The Thai Rice Department and the Thai German Climate Programme – Agriculture (TGCP-Agriculture) recently wrapped up online training on evaluating greenhouse gas (GHG) emissions following the so-called “Measurement, Reporting and Verification” (MRV) framework.
A total of 17 research officers from the central Rice Department and provincial research centres in Ayutthaya, Chainat, Pathum Thani, Suphanburi, Prachinburi,and Ubon Ratchathani participated in the two-month online training session designed to enhance their capacities in GHG emission measurement.
Dr. Nittaya Cha-un, an academic from the Joint Graduate School of Energy and Environment (JGSEE), King Mongkut’s University of Technology Thonburi, Dr Laddawan Kunnoot from the International Rice Research Institute (IRRI), and Dr Thomas Jaekel from the GIZ Agriculture and Food Cluster led the training and introduced a total of four training modules to the participants.
Introduced during the 13th Conference of the Parties (COP 13) in Bali, Indonesia, the MRV framework was adopted as the climate change and mitigation solution to transparent tracking of the GHG emission level and its impact at national and international levels.
The MRV framework calls on all sectors to respond to challenges facing GHG emission measurement, information reporting and verifying process.
The Thai Rice Department’s nationwide network of 28 rice research centres under the Division of Rice Research and Development has the potential to work on the emerging issue of climate change facing the agricultural sector, particularly in rice farming and production. Their main tasks involve conducting research aimed at increasing the value of rice production while reducing production costs and maintaining rice quality to meet international standards. Just as in other sectors, climate change has become an emerging issue that needs to be urgently addressed.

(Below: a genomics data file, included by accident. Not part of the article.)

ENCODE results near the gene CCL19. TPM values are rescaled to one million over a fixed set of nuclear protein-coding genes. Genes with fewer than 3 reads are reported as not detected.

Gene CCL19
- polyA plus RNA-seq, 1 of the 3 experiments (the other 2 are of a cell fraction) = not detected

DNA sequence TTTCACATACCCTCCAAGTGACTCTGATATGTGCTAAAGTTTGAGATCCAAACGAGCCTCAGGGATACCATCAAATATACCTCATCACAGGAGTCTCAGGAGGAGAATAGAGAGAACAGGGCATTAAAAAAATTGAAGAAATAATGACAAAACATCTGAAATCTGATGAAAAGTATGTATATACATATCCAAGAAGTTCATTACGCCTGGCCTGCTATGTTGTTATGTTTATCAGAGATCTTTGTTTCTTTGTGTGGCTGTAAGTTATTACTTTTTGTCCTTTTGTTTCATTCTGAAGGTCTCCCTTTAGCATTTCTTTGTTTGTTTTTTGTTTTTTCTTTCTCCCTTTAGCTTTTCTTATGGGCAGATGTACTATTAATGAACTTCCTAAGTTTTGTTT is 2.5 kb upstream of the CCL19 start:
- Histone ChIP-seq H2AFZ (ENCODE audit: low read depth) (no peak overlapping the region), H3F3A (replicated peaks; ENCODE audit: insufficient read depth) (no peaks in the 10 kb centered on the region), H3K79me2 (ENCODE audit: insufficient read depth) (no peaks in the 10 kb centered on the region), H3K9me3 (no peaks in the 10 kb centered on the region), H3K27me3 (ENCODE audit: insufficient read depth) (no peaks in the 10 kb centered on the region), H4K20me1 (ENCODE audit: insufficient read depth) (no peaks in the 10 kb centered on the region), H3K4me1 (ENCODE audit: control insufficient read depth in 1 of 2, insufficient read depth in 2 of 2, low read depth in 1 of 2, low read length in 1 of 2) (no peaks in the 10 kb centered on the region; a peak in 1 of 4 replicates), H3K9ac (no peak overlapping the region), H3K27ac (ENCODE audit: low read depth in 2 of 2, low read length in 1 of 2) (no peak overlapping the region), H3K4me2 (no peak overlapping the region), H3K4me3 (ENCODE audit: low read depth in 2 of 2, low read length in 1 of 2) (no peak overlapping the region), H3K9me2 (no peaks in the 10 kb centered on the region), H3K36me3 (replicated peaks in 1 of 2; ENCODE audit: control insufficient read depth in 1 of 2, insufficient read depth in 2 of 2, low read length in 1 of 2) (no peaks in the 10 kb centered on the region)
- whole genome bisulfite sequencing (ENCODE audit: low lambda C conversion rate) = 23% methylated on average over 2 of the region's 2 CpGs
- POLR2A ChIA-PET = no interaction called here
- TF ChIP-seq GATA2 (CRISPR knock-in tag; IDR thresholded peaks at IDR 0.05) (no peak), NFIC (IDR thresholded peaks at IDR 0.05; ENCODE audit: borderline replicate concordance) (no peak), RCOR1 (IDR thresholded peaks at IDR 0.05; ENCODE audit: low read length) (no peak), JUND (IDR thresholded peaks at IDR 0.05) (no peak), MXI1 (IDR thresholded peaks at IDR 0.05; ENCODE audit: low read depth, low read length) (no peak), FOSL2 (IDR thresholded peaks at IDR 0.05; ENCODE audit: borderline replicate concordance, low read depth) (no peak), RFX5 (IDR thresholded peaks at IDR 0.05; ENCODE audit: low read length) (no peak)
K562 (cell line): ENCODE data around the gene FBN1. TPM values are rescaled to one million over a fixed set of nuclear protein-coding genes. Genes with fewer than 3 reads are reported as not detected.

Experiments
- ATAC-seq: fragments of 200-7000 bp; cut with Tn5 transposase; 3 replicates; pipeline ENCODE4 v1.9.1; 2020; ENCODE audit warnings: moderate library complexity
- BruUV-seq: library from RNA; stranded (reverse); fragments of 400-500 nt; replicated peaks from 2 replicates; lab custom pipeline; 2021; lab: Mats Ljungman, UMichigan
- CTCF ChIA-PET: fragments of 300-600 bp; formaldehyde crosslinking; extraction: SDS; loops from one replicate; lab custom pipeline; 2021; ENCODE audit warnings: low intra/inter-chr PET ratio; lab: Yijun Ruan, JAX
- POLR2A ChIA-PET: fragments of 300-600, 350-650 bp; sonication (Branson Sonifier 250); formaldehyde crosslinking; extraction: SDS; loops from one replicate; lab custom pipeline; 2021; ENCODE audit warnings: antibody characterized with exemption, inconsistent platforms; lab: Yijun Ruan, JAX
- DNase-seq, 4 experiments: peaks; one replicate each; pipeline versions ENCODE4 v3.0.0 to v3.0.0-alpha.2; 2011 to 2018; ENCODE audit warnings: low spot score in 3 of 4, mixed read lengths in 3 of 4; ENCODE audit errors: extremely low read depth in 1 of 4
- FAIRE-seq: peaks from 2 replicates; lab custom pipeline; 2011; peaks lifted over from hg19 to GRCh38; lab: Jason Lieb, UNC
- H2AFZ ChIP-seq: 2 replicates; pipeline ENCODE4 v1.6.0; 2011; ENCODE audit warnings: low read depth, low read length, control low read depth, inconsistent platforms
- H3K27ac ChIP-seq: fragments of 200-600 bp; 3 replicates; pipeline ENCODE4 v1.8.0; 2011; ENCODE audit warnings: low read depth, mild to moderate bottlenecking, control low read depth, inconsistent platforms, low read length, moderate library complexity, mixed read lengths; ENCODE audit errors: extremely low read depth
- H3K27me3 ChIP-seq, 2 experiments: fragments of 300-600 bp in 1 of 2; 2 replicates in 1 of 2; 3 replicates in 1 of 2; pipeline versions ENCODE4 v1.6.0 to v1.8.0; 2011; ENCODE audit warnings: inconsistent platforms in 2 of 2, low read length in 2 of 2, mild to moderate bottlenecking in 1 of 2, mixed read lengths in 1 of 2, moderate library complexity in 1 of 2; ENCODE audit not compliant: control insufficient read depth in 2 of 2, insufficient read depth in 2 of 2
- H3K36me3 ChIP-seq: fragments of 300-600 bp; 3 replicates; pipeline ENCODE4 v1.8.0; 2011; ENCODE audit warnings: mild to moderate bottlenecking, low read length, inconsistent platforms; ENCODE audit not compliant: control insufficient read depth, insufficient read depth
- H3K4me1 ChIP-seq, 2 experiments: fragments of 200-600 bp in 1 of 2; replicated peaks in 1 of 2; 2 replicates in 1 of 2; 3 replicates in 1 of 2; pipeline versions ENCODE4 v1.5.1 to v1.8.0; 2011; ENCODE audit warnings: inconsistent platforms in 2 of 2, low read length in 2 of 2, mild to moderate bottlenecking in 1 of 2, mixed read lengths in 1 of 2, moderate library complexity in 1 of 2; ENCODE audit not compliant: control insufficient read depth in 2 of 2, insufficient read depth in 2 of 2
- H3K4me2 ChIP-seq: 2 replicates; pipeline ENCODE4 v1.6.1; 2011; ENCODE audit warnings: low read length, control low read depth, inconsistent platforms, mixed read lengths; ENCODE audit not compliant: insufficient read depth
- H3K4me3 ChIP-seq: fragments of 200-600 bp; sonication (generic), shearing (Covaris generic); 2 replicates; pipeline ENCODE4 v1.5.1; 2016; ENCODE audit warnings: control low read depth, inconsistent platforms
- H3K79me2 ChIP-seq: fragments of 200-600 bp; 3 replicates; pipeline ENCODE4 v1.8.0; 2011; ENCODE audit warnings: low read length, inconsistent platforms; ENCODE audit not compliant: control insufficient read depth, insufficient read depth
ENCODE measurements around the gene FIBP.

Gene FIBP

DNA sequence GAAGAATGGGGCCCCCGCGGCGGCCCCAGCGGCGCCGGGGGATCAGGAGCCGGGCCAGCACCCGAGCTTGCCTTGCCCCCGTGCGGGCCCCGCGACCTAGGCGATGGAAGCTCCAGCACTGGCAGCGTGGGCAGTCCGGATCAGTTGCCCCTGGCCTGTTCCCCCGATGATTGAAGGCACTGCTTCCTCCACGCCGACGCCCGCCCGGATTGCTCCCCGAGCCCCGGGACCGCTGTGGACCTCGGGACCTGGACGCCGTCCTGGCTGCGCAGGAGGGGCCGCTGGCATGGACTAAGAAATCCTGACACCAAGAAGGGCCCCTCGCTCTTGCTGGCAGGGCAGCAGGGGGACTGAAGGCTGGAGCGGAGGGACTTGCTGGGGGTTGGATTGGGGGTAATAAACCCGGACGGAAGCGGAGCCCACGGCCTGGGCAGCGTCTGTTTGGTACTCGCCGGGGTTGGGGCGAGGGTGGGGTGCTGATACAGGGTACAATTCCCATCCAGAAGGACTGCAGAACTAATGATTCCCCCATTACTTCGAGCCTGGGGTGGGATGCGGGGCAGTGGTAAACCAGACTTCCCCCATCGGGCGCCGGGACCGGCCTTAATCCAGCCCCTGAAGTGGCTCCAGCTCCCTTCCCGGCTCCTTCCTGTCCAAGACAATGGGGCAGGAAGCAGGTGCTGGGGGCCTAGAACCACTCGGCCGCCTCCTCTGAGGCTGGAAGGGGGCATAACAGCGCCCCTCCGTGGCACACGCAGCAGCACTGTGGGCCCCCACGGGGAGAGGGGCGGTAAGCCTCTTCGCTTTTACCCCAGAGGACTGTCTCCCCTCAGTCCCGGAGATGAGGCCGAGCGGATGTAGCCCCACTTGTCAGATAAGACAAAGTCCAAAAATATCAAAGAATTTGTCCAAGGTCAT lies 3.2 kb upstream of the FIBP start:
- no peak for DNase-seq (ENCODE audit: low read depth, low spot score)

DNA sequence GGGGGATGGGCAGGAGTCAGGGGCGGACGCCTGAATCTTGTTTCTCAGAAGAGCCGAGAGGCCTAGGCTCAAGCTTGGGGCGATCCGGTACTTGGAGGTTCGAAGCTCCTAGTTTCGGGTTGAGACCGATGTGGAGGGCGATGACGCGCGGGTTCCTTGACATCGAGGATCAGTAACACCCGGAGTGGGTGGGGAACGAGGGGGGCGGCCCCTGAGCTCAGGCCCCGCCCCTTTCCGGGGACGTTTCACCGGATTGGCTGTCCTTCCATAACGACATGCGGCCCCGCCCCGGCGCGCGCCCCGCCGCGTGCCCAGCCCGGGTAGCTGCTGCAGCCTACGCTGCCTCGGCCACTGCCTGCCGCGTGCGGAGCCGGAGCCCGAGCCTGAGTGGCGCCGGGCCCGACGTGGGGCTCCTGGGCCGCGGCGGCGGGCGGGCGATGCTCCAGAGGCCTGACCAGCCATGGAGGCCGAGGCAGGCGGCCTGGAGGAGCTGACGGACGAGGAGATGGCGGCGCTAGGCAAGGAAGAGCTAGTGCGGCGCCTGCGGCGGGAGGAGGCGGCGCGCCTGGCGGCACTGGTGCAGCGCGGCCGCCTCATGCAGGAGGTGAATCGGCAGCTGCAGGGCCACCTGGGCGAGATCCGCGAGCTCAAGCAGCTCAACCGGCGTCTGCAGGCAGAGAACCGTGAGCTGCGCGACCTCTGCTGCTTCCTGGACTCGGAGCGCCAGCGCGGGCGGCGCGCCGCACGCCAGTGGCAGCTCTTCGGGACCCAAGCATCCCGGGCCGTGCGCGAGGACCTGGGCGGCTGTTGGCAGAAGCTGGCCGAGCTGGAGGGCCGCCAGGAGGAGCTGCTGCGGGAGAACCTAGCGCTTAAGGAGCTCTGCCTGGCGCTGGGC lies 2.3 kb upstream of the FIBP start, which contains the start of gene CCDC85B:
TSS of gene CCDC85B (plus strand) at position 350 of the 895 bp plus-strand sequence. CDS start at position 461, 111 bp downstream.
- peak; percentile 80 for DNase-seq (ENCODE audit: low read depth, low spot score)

Since 2018, the TGCP-Agriculture project has been supporting the Rice Department to develop the capacities of research officers at headquarters as well as in provincial rice research centres. Several training modules on GHG emission measurement have been conducted. Learning materials on GHG emission measurement have also been developed to facilitate knowledge transfer for officials in the Rice Department. A handbook on gas sample collection in paddy fields and other multimedia knowledge management materials will also be produced and distributed by November this year.
Ms. Duangporn Vithoonjit, Agricultural Researcher Officer from Chainat Rice Research Centre said she was confident that her knowledge and skills can be applied in her work. The overall feedback from participants shows they are satisfied with the knowledge and skills learned from these training modules and are willing to participate in similar training sessions and others in the rice production field in the future.
Thanks to the training, Kanoknop Klinla-or, a researcher from the Division of Rice Research and Development, said he and his colleagues could adopt knowledge and skills learned from the training to conduct a report on GHG emission.
“Participating into the MRV training enables me to utilise knowledge on soil research learned at the university for working more effectively. Data collection and reporting on GHG emission can also be conducted more systematically. Such report can also be a guideline for data collection on GHG emission in the long run,” he said. ■